- Associated Press - Wednesday, December 10, 2014

PROVIDENCE, R.I. (AP) - Governor-elect Gina Raimondo announced on Wednesday a plan aimed at ensuring that the thousands of children born in Rhode Island every year have savings for college.

She is expanding a program that, since 2010, has provided a $100 contribution to a college savings account to any child born in the state. Only about 400 children are enrolled.

Under the new plan, Raimondo said babies will receive the savings if their parents check a box when they fill out a standard form at the hospital beginning Jan. 1. Before, families had to fill out several pages of forms and open a special account.

Raimondo, the current treasurer, said it has been difficult to enroll children and she wants to “break down the barriers” to higher education. The change could benefit thousands of families, she said, because about 10,000 babies are born in Rhode Island each year.

To turn the state’s economy around and rebuild the middle class, the state needs to ensure people have the skills to get good jobs and employers have a skilled workforce, Raimondo said as she announced the plan at the Community College of Rhode Island in Warwick, Rhode Island.

“From a very young age, we want to encourage kids and parents to start planning for education past high school,” she said.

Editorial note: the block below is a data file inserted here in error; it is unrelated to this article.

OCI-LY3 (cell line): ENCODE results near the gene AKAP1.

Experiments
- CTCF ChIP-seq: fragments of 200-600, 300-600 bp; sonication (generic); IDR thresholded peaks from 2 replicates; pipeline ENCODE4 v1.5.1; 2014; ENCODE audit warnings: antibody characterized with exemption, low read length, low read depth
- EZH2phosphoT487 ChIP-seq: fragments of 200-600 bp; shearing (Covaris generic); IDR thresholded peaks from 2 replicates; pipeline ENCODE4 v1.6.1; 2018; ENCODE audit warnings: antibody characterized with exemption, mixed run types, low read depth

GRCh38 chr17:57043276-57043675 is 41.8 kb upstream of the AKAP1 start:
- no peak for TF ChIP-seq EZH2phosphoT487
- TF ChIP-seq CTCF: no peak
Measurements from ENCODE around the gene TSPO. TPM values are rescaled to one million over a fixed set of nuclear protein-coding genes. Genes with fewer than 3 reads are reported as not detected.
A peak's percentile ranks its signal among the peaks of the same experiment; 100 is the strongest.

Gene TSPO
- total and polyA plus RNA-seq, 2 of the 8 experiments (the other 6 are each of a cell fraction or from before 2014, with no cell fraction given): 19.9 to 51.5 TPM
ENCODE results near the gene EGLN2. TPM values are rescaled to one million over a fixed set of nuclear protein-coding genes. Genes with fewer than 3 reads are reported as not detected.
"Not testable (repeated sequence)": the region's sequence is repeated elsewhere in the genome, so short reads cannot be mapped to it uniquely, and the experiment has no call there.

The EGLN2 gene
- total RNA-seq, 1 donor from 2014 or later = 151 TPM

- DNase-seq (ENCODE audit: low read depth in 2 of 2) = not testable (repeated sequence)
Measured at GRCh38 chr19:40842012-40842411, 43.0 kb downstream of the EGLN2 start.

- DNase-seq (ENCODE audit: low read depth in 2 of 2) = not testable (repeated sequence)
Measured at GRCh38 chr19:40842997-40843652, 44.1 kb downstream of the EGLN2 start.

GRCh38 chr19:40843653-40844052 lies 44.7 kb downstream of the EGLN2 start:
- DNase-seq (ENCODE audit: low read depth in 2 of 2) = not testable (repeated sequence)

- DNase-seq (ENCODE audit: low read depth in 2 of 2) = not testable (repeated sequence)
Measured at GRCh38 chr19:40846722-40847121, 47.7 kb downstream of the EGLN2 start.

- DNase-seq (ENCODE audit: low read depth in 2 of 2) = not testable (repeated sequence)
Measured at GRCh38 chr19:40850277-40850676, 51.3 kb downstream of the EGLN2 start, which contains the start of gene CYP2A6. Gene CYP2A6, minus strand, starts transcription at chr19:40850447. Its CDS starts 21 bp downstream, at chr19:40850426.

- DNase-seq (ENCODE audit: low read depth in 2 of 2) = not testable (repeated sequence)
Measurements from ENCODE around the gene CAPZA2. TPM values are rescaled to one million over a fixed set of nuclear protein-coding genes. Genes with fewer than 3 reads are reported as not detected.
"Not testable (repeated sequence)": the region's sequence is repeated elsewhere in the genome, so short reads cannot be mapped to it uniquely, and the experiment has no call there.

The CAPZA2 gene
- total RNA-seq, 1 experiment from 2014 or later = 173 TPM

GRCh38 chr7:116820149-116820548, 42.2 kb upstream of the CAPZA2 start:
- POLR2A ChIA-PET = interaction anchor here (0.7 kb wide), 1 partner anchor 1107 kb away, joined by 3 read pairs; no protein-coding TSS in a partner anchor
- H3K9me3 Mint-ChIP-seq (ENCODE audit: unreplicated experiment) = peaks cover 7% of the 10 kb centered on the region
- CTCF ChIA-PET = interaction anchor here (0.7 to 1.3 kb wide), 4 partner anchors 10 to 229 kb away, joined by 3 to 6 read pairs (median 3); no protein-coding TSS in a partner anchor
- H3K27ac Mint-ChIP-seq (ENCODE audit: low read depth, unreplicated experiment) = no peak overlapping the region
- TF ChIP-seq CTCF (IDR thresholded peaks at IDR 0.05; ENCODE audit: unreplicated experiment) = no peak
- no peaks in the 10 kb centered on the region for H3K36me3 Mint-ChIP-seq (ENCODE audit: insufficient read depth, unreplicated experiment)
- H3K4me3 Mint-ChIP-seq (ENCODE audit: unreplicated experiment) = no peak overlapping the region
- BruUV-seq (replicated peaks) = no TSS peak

Rhode Island is one of only three states with college savings programs for children, according to her office.

The state of Maine automatically invests $500 for every baby born in the state for future education expenses. Nevada deposits $50 into a college savings account for all public school kindergarten students.

In Rhode Island, the grant will be held by the Rhode Island Higher Education Assistance Authority in an account until the child is ready to attend an accredited college, vocational school or trade school.

There is no direct cost to Rhode Island taxpayers because the state’s contract for the college savings plan with the investment management company, AllianceBernstein, already calls for $100 to be allocated for every baby, said Faith LaSalle, chairwoman of the board of directors at RIHEAA.

Patricia Roberts, a managing director at AllianceBernstein, said the company offered to give the money because the state asked it to not only manage the investment, but also to broaden awareness about the need to save for college and increase the number of college savings accounts opened by Rhode Island families.

The grant was an incentive to open an account and start saving. Of the families that accepted the offer, 97 percent added money to the account, Roberts added.

LaSalle said that having even a small amount of savings can make people excited about education and improve their chances of academic success.

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